Note that our test car came with the AUD$3000 optional ‘partial leather’ treatment – cloth trim is standard.

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Safety is well taken care of by front airbags, head/chest side airbags, telescopic rear roll-over bars (built into the rear headrests), an auto-dipping centre mirror and adjustable angle headlights – these in addition to the usual 307 safety features. We also love the automatic headlights and windscreen wipers – these should come standard on all new cars.

Unfortunately, the 307 CC cabin is riddled with poor ergonomics and unintuitive controls.

The central LCD screen (which provides ambient temperature display, date/time, audio and trip computer information) is very difficult to read in direct sunlight – especially when you’re wearing sunglasses. The main gauge cluster also suffers from poor markings.

And it doesn’t end there... The cruise control and remote audio switchgear is awkward, the left-right switch for the power mirrors is a trick for first-time CC drivers and the pedal placement is lousy.

The build quality of our test car was also dubious.

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There are no problems with trim materials, panel fitment or paint quality but the loud clunk when you close a door borders on embarrassing. The doors also have an annoying “short drop” window function where the window is dropped a few millimetres whenever the door is opened - this lets you open the door without fouling the outer weather seal on the roof. Unfortunately, this system takes some getting used to – you’ll inevitably catch the window on the seal a few times as you try to open the door too quickly. It’s a pain.

Our test car also had a couple of creaks from the roof joins and a high frequency in-cabin buzz, which seemed to be linked with steering position. The boot release button was also faulty, which meant the boot had to be opened via the remote.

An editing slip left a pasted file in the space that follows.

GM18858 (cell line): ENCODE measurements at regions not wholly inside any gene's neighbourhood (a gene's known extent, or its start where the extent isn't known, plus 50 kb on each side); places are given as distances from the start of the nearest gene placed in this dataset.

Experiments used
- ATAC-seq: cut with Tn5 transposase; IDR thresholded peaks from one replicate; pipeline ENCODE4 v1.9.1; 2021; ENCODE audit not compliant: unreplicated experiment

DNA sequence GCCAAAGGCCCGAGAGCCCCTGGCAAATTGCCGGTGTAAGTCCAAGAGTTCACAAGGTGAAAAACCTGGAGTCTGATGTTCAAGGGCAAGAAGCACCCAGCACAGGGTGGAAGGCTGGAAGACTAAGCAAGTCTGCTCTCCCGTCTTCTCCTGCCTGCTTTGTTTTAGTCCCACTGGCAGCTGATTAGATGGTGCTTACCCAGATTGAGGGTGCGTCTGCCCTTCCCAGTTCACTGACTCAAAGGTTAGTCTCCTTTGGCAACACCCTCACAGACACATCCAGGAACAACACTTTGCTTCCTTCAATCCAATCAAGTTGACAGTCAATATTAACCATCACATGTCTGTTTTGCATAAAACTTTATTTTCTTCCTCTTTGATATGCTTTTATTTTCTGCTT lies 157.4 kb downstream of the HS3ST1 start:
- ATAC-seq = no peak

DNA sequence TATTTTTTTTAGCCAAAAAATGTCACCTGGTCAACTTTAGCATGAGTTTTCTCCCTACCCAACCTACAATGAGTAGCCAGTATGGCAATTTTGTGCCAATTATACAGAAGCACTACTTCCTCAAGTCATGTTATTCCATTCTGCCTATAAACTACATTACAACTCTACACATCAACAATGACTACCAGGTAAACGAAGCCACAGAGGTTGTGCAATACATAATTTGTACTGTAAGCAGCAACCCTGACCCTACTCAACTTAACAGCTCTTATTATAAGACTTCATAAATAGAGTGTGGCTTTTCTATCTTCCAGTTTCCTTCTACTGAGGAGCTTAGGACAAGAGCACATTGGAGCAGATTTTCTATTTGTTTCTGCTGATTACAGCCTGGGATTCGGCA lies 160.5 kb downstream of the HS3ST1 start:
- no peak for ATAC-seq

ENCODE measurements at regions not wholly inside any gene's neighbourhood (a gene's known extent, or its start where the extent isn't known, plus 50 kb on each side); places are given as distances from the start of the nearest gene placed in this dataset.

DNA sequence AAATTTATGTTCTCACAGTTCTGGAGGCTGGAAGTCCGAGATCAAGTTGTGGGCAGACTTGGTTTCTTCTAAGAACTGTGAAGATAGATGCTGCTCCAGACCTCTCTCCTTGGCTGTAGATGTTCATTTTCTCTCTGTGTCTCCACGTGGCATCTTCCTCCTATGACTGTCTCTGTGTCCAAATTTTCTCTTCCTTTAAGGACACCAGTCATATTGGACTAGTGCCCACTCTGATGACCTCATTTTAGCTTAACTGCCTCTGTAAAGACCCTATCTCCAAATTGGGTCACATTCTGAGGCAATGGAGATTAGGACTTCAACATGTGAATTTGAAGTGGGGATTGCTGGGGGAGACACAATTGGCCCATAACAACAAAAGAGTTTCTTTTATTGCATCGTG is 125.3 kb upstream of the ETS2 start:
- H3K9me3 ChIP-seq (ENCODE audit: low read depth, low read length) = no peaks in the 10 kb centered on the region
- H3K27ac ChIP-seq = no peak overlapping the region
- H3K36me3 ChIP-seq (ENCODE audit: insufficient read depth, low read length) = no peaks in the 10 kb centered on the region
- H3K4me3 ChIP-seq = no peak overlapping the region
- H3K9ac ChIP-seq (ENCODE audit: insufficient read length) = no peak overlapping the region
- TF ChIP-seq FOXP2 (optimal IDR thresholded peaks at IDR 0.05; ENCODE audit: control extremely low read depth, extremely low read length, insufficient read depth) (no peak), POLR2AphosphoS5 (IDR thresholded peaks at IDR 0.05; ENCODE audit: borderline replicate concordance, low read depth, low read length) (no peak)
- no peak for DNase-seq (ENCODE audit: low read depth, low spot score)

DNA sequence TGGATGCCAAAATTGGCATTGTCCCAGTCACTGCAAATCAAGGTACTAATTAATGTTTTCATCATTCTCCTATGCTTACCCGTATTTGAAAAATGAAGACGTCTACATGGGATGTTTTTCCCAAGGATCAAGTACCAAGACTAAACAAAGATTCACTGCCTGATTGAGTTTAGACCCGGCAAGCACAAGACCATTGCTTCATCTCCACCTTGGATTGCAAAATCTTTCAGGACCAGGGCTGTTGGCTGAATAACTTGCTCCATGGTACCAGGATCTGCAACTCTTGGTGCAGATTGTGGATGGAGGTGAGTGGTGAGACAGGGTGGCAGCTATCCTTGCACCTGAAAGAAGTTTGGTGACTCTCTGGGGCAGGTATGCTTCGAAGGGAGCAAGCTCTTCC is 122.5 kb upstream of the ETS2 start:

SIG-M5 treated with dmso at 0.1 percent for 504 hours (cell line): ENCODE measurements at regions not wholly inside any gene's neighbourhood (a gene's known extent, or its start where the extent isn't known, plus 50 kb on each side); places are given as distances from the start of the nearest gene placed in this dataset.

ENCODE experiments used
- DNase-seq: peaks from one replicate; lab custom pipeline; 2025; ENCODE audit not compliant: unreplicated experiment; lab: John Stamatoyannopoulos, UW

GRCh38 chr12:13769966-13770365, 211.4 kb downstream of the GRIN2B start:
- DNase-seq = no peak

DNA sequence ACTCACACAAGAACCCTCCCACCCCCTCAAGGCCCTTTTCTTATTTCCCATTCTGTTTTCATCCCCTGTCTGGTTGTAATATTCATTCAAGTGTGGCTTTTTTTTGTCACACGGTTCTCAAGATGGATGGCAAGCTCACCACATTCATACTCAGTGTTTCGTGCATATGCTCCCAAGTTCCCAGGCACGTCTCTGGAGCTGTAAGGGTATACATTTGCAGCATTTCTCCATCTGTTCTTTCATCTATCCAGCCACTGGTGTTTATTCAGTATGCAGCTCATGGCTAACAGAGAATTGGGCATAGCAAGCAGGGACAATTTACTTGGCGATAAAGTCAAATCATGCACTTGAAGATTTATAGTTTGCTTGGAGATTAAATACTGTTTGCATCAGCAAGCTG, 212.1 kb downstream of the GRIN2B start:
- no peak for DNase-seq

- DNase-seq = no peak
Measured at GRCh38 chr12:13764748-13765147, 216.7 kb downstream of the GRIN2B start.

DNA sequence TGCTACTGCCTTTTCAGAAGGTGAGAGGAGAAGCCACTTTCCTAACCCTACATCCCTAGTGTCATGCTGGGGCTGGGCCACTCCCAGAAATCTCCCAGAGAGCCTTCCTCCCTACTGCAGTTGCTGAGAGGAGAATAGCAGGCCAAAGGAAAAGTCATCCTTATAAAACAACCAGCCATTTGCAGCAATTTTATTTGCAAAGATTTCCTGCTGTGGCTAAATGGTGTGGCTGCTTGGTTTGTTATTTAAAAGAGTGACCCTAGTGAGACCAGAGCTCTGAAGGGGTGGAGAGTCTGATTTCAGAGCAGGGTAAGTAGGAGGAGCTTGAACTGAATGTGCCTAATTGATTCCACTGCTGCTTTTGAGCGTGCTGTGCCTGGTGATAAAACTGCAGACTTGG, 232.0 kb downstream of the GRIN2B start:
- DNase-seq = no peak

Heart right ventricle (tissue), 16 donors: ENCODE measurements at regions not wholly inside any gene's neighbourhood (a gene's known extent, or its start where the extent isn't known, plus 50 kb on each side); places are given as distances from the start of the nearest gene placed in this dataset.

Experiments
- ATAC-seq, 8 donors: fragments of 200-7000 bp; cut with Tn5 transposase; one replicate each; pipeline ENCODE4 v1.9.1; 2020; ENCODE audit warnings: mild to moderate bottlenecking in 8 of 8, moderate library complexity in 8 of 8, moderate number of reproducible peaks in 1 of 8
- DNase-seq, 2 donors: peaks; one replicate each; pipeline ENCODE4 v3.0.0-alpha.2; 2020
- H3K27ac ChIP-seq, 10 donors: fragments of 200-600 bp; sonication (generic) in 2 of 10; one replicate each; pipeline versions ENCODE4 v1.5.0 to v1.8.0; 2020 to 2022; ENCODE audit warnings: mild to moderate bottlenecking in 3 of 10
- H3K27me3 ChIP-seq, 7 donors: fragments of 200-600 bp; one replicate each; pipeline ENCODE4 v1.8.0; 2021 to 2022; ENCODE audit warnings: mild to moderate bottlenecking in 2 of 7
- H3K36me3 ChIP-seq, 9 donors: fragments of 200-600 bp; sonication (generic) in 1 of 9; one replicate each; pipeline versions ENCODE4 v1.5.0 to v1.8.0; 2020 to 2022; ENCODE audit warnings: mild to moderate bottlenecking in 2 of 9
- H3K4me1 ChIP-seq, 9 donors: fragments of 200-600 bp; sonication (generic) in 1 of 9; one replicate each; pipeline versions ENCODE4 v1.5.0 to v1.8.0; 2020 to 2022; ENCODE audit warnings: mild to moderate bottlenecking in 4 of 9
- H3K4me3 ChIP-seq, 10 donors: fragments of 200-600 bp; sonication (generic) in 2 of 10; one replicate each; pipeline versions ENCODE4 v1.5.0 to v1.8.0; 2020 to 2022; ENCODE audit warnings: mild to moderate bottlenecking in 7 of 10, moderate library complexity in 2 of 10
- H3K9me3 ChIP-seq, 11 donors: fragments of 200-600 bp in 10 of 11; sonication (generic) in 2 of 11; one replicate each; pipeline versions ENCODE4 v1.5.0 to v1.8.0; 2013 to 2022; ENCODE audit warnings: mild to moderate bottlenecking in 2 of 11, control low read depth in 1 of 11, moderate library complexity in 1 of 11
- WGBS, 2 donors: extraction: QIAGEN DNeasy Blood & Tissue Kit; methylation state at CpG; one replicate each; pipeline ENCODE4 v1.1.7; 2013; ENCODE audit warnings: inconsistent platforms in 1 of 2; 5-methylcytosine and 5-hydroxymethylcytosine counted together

No matter how much we want to love the 307 CC for all its stylistic charm, it's not a standout vehicle. And that makes pricing a critical factor.

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At AUD$49,990, the 307 CC Dynamic is AUD$8,500 dearer than the base Renault Megane cabriolet and is exactly the same price as Holden’s Astra Convertible Turbo (see New Car Test - Holden Astra Turbo Convertible for our test). Is the 307 CC good enough to pip the much faster soft-top Astra? We don’t think so. Sure, the CC has a fully electric folding steel roof, more design flair and a few other advantages but the Astra combats this with oodles of performance, better rear passenger space and fewer niggles.

How much is style worth to you?

The Go-Fast(er) 307 CC

If you want a 307 CC with more performance than the base-model 100kW Dynamic, have a look at the more powerful Sport version.

Using the same VCT, 10.8:1 compression engine as the Pug 206 GTi 180, the 307 CC Sport offers 130kW at 7000 rpm and 202Nm at 4750 rpm. This gives the pretty Pug 0 – 100 km/h acceleration in 10.0 seconds (claimed). You also get bigger brakes, 17 inch wheels, a 5 disc CD, alarm, interior tweaks and more.

Available only as a 5 speed manual, the 307 CC Sport retails for AUD$56,990.

The 307 CC Dynamic was provided for this test by Peugeot Australia. www.peugeot.com.au